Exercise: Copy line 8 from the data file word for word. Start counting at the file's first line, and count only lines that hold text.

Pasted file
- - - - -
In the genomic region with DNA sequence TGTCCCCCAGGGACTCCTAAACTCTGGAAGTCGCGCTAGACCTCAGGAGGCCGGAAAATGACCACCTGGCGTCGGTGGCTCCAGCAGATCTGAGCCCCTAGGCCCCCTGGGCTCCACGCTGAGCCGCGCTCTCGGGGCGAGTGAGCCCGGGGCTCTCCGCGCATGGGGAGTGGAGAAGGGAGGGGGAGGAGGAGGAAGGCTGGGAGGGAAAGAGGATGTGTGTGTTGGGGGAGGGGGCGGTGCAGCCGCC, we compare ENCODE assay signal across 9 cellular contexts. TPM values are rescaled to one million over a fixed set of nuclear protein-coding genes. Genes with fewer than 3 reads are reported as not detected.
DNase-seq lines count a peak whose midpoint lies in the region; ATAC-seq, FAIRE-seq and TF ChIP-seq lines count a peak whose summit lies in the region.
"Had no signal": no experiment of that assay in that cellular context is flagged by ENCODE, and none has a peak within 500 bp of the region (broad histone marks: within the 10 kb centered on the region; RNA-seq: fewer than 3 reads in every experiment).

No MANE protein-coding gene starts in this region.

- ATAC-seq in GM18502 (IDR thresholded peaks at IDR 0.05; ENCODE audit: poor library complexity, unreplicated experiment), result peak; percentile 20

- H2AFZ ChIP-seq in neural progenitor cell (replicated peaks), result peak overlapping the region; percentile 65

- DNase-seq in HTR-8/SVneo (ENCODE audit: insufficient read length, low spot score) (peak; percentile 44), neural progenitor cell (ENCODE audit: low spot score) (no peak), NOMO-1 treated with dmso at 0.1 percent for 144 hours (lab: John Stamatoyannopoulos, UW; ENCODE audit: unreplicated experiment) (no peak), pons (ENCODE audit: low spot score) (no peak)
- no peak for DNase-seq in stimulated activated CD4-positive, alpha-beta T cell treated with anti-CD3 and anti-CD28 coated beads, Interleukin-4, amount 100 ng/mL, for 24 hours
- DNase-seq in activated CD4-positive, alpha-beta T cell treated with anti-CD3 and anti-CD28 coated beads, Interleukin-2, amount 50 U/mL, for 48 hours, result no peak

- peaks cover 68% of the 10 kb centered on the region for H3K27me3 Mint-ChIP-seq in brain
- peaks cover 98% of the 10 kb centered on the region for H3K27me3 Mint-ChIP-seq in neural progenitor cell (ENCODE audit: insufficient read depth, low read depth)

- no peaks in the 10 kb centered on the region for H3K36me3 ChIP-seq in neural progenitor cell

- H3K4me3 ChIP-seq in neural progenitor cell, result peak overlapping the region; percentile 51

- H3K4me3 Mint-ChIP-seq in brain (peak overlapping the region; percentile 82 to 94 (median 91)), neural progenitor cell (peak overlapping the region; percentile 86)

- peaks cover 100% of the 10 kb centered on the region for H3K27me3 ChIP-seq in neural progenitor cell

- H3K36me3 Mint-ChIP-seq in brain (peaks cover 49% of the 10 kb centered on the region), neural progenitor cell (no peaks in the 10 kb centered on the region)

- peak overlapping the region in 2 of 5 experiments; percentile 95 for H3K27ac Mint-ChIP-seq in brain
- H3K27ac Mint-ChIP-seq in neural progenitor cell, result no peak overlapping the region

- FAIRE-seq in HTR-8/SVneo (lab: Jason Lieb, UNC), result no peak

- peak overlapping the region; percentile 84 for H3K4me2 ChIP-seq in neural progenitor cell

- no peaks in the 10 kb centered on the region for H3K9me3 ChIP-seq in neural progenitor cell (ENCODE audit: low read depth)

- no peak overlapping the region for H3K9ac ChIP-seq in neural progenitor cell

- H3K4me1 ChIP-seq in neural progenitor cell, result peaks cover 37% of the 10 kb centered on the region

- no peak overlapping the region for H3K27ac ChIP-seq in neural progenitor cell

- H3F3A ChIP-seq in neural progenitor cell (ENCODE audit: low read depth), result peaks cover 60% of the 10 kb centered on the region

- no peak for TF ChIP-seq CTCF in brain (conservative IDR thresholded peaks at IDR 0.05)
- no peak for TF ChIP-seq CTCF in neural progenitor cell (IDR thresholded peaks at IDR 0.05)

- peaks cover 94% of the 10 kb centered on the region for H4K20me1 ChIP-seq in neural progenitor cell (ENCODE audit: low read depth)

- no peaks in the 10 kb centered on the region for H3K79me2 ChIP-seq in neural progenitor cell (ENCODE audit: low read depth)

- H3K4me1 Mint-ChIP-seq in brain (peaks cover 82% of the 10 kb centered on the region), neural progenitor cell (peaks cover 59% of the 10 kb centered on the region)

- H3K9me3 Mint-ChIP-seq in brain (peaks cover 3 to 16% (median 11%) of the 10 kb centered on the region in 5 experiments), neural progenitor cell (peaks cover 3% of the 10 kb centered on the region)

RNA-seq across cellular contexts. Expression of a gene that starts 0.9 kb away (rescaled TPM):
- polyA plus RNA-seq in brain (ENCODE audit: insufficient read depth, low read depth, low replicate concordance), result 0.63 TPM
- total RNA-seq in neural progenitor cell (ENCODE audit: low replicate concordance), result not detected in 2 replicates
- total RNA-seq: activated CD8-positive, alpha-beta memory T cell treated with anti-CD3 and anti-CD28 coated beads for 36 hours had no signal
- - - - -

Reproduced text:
- no peak for DNase-seq in stimulated activated CD4-positive, alpha-beta T cell treated with anti-CD3 and anti-CD28 coated beads, Interleukin-4, amount 100 ng/mL, for 24 hours